Bush murder trial book, blacked out by mainstream media, thrives on Internet
Former Los Angeles district attorney Vincent Bugliosi became widely known as the prosecutor of Charles Manson and later wrote bestselling books about that case, the O.J. Simpson trial, and other topics. However, Bugliosi's latest effort, The Prosecution of George W. Bush for Murder, has faced what CNN calls "a virtual media blackout."
Bugliosi says that no one in the mainstream media would review his book, which argues that Bush should be charged with murder for the deaths of over 4000 American soldiers in Iraq if he lied to get the nation into war. "My book was completely rejected across the board by network and cable," Bugliosi told CNN.
Larry King passed up the chance to interview Bugliosi, and neither MSNBC nor Comedy Central's The Daily Show expressed any interest when the book came out in May. (Bugliosi did finally appear on MSNBC's Morning Joe last Friday.) ABC Radio even refused an ad for The Prosecution of George W. Bush for Murder.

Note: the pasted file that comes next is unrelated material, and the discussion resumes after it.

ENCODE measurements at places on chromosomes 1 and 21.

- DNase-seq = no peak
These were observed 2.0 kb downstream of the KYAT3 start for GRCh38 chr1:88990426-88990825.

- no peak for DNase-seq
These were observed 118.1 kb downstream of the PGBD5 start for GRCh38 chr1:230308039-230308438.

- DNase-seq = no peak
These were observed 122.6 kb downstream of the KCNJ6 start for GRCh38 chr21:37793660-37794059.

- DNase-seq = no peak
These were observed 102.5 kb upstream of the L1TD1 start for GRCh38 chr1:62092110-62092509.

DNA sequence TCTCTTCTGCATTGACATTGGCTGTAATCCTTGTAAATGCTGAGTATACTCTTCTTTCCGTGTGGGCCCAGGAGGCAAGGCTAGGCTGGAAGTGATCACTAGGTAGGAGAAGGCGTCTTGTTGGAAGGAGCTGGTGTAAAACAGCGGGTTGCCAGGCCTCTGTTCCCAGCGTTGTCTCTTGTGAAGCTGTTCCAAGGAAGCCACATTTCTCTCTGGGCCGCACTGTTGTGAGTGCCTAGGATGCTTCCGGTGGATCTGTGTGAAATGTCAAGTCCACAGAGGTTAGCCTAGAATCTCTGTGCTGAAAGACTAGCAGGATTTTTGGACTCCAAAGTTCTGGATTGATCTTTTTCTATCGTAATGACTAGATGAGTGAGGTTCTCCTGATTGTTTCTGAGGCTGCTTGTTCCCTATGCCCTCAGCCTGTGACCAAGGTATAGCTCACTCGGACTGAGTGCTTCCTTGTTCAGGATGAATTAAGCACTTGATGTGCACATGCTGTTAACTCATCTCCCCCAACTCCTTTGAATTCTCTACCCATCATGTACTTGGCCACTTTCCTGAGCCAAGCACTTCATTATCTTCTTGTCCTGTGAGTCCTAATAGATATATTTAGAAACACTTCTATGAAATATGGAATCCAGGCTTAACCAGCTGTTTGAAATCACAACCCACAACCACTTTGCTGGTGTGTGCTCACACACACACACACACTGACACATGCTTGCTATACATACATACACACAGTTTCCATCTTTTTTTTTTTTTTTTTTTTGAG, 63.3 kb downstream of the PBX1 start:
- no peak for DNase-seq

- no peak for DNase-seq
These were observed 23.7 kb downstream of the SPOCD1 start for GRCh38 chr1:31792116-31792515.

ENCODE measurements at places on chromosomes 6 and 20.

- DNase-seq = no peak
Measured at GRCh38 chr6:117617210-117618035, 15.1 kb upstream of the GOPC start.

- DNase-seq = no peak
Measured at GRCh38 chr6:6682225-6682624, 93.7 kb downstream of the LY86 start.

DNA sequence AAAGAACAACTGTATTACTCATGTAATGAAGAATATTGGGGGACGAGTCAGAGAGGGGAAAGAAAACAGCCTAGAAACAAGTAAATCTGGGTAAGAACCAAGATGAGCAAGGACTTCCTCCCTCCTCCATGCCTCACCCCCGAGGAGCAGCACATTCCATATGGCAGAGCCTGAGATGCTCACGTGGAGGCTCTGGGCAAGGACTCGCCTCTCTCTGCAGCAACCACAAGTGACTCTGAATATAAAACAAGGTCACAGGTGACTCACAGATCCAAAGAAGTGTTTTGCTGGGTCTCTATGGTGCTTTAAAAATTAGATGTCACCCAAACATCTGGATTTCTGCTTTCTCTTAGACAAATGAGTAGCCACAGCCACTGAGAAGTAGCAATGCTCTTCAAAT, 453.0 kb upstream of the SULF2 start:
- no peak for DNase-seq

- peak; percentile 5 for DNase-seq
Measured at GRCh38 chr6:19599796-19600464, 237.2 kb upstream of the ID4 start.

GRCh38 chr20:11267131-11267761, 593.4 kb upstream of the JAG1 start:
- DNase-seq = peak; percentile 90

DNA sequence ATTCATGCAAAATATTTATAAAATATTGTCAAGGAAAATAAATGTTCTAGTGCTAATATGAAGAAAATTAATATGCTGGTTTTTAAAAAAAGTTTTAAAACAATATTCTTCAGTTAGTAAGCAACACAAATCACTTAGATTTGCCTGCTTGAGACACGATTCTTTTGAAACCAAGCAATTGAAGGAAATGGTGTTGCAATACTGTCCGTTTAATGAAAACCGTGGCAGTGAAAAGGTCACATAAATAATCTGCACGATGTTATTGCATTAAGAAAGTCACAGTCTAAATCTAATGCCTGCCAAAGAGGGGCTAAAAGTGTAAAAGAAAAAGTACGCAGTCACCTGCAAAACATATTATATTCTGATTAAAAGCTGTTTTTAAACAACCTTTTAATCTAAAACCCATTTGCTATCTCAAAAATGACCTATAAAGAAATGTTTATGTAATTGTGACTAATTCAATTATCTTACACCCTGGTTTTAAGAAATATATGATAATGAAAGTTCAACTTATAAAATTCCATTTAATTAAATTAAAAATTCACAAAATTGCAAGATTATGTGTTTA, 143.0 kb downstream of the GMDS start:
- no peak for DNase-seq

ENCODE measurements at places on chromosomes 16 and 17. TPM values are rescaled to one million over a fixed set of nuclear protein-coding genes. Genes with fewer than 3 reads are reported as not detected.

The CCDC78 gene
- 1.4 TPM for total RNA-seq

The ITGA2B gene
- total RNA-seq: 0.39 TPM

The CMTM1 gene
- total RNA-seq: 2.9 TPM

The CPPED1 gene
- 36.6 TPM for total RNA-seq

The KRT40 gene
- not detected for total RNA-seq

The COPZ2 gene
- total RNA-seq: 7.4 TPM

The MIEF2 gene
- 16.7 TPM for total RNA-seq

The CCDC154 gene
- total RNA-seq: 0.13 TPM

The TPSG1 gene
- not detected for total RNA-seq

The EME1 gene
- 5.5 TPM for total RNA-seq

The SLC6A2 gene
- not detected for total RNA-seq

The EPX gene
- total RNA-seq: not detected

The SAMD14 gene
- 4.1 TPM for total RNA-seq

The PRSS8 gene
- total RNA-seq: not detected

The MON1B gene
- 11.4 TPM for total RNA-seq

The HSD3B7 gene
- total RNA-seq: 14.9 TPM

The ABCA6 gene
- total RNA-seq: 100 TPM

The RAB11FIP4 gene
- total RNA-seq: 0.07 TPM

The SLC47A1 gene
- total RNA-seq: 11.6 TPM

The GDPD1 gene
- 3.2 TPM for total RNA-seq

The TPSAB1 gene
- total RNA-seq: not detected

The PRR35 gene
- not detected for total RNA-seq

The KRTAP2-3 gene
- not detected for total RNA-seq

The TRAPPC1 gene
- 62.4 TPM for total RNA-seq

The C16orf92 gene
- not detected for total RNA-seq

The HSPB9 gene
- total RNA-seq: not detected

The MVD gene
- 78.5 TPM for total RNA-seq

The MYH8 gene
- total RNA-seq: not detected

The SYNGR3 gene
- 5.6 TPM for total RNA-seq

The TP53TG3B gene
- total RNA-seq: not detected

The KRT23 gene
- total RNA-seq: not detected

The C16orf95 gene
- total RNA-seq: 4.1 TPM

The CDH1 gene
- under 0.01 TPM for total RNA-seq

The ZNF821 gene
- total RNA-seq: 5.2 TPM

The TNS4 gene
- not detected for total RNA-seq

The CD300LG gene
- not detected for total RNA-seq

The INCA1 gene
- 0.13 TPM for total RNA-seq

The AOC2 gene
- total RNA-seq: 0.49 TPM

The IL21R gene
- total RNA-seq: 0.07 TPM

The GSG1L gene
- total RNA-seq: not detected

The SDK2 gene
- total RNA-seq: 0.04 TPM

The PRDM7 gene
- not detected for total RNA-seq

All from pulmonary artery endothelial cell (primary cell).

"So how did the book become a bestseller?" asks CNN.
The answer is that Bugliosi's publisher, the Vanguard Press, started advertising on liberal blogs. The blogs themselves then began discussing the book, and it sold 130,000 copies in six weeks.
"I'm very, very encouraged, and very grateful to them," Bugliosi stated. "Without them, the book would not be a New York Times bestseller."
"There was a decision that was made by the media that was actually really out of sync with the demand," Isabel MacDonald of Fairness & Accuracy in Reporting told CNN. "With the rise of the Internet and the blogosphere, we've really seen books take off without any reviews."
Buglosi insists that his book was not merely overlooked by the media because of "Bush-bashing fatigue," but that he was the victim of a deliberate blackout. "I've had national coverage for every one of my other books," he notes. "People are extremely interested in this book, but they're terrified of it."
This video is from CNN's American Morning, broadcast July 14, 2008.